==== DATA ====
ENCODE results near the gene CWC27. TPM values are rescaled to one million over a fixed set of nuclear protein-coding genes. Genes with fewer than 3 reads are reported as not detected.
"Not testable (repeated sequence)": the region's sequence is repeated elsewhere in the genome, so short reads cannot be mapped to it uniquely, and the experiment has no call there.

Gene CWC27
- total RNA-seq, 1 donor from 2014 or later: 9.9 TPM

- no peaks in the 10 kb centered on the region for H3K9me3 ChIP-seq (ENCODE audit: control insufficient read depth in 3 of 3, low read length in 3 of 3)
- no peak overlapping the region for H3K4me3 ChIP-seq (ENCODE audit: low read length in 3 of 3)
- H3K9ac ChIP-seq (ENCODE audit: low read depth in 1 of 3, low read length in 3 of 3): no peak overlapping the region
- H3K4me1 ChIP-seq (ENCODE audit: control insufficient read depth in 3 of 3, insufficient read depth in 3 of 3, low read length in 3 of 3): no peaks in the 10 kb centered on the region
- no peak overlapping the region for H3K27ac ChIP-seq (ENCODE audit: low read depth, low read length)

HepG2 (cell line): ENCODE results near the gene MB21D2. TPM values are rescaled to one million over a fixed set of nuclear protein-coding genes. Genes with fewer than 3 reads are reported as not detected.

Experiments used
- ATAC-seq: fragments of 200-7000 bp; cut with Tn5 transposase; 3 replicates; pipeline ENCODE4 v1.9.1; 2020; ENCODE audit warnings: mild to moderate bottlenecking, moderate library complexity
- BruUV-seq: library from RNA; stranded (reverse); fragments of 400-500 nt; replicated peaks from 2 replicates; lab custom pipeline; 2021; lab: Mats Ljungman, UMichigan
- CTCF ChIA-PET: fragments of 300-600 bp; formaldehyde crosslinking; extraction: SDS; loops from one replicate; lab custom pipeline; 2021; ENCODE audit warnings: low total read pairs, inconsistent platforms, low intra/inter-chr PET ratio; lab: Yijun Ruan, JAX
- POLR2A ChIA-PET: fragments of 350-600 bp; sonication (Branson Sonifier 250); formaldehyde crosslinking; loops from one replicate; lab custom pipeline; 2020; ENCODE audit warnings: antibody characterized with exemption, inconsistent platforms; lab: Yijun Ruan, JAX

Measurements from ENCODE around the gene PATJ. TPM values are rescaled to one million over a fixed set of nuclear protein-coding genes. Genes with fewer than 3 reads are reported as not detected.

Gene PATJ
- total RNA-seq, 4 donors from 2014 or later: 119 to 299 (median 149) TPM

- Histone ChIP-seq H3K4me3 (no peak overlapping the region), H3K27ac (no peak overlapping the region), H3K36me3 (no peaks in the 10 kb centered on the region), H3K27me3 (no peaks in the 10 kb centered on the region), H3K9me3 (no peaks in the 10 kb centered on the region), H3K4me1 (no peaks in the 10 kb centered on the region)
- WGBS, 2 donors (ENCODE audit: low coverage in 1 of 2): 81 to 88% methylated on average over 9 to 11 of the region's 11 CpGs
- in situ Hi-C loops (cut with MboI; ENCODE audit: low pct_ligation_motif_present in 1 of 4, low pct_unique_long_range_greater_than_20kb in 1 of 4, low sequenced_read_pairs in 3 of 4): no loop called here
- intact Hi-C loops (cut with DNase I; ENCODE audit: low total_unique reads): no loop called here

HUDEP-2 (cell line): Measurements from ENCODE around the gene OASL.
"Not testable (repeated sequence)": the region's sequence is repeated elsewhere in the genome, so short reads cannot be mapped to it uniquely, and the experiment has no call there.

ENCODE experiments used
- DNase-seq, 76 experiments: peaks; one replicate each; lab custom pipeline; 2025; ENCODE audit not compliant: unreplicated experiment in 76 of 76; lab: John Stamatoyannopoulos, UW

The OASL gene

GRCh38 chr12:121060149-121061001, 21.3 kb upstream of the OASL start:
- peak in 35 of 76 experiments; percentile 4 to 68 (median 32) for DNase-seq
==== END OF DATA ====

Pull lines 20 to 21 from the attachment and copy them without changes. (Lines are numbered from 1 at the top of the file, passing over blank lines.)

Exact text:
- WGBS, 2 donors (ENCODE audit: low coverage in 1 of 2): 81 to 88% methylated on average over 9 to 11 of the region's 11 CpGs
- in situ Hi-C loops (cut with MboI; ENCODE audit: low pct_ligation_motif_present in 1 of 4, low pct_unique_long_range_greater_than_20kb in 1 of 4, low sequenced_read_pairs in 3 of 4): no loop called here